Kristian Fok Chief Investment Officer, Cbus Superannuation Fund Melbourne, Australia Art by Victor Juhasz
Kristian Fok
“Kristian commenced with Cbus in 2012 and has been instrumental in building the skills and resources within the Investment team; especially as Cbus has grown from an $18 billion fund to $43 billion today.

Kristian was central in designing and implementing the new investment strategy for Cbus that was launched in 2016 and addresses the future challenges of investing a growing pool of assets and capturing the advantages of scale for members. He has skillfully managed a growing team of direct reports and achieved strong performance outcomes and cost savings for the Fund and its members.”

—David Atkin, Cbus CEO

Skill and diversity are key to driving returns, believes Kristian Fok, CIO of Cbus Superannuation Fund. Since his fund has more than doubled its size to $43 billion, he has been busy building the diverse in-house investment team (that has 40% women and 50% overseas experience) while navigating the complexities of rapid growth. As he works on expanding assets, capturing advantages of scale, and designing and setting the investment strategy for the fund, Fok’s goal is to constantly enable his staff to make solid decisions. This year, Fok’s projects continue to be multifaceted: He plans to fine tune quantitative strategies, fundamental Australian equities (large and small caps), fixed income, and liquid risk premia investments, as well as promote a vigorous alignment with the United Nations’ Sustainable Development Goals.

Fok is a fellow of the Institute of Actuaries and began his career as deputy director of consulting for Frontier Advisors, before starting at Cbus as executive manager of investment strategy in 2012.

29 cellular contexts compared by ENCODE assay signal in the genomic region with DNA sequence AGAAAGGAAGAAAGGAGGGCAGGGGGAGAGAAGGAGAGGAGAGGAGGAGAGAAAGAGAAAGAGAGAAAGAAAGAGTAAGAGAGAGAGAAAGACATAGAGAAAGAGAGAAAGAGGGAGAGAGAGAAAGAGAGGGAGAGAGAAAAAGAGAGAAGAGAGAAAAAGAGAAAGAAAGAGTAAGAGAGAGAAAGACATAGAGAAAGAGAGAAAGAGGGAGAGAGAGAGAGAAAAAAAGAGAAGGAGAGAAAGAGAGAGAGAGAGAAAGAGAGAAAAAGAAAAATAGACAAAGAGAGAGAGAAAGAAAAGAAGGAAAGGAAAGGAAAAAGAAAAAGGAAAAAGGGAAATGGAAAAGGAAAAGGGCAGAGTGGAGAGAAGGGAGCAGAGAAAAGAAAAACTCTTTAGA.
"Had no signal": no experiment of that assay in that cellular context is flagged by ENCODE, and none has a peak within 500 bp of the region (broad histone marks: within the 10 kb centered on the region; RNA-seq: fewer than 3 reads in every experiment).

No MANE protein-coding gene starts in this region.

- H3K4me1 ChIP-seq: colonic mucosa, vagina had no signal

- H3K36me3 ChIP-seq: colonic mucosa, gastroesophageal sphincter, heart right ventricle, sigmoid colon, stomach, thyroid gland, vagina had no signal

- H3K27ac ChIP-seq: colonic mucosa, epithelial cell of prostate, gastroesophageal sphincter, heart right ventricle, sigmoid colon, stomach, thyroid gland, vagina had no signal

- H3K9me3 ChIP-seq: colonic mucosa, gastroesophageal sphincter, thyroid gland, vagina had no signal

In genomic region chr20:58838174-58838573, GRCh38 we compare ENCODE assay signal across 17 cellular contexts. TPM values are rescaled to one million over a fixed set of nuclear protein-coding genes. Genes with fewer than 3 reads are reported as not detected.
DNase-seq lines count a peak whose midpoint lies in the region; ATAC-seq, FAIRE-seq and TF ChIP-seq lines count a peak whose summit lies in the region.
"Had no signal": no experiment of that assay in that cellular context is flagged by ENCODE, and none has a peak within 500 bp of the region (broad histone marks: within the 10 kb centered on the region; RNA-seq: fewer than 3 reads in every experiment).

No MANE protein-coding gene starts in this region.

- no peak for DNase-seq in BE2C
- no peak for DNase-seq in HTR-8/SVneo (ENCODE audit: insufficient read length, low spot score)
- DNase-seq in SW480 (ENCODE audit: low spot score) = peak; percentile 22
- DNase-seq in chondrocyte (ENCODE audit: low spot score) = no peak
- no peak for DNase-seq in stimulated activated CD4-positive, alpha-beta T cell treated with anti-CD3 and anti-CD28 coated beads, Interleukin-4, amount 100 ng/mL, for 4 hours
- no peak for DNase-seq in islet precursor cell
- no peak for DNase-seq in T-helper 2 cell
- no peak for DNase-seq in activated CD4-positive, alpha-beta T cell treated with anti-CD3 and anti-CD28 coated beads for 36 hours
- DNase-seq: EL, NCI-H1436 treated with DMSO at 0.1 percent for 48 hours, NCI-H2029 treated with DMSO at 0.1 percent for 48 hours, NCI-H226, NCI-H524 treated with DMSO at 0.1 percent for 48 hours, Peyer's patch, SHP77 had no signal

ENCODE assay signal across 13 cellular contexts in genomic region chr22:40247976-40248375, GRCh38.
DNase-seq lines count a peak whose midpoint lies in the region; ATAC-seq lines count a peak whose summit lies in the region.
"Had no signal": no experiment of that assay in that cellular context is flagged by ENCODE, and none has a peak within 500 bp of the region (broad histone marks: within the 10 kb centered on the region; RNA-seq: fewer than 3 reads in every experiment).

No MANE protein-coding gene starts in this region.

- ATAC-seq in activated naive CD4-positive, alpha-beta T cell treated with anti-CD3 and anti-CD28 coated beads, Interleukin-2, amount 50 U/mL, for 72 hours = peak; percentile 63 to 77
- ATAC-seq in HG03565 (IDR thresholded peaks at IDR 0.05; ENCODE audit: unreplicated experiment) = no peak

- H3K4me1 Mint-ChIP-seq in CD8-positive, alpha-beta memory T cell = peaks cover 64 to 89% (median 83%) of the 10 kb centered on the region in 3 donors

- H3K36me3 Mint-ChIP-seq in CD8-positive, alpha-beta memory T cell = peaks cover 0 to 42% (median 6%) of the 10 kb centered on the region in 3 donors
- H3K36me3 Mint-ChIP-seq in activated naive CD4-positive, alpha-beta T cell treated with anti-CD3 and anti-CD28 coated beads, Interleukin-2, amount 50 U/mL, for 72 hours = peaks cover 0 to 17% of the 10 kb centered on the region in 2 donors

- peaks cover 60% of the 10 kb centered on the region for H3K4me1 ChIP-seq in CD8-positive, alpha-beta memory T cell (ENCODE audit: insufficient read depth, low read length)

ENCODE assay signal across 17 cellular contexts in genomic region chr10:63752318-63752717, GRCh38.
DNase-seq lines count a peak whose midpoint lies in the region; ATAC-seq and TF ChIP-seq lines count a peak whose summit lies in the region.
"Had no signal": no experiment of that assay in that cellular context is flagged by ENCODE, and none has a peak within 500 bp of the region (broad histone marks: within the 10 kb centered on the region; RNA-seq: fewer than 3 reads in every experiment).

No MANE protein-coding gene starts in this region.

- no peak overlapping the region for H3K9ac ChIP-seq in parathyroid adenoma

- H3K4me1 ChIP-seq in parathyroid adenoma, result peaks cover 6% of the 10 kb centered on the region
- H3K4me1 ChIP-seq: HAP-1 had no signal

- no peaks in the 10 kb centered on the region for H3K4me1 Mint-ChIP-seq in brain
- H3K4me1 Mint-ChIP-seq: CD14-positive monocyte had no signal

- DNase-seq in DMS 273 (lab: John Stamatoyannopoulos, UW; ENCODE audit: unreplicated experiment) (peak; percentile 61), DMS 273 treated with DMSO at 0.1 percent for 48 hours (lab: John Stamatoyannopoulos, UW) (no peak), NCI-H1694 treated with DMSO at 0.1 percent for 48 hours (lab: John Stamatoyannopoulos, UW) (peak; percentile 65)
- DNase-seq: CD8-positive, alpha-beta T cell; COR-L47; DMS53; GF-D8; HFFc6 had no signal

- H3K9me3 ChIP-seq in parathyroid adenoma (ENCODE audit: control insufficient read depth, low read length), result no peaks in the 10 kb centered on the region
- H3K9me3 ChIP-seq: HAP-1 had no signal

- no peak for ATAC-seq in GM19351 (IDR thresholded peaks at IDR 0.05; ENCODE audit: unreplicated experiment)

CIO: What are the accomplishments you are most happy to have achieved recently, and why?

Fok: We have undertaken an ambitious uplift in our investment team capability over the past two years which involves insourcing direct investment responsibilities for a portion our portfolio. This has resulted in a significant growth in our team and the need to deal with greater operational complexity. My strong belief is that building a skilled and diverse team that is culturally aligned towards driving results for our members will deliver the investment outcomes required by members to achieve a comfortable retirement.

To date, we have built a diverse team across a range of metrics, including gender (more than 40% of the team are women), international experience (more than 50% of the team have worked overseas), and other broader experience.  A number of new direct investment strategies are successfully up and running, including fundamental global equities, direct lending, and direct infrastructure.

CIO: What would you be most excited to accomplish in the year ahead, and why?

Fok: Next year will be a time of consolidation and delivering on the large commitment that was made to develop our new capabilities. We expect that total investment costs will fall between 7 and 10 basis points next year as we continue to allocate more to our internal strategies. We anticipate adding new initiatives including quantitative strategies, fundamental Australian equities (large and small caps), fixed income, and liquid risk premia investments.

Additionally, we will continue to integrate our responsible investment approach more deeply in our investment decision framework and work on how the we may align our investment approach to the United Nations’ Sustainable Development Goals.

CIO: What’s the most rewarding aspect of being an asset owner?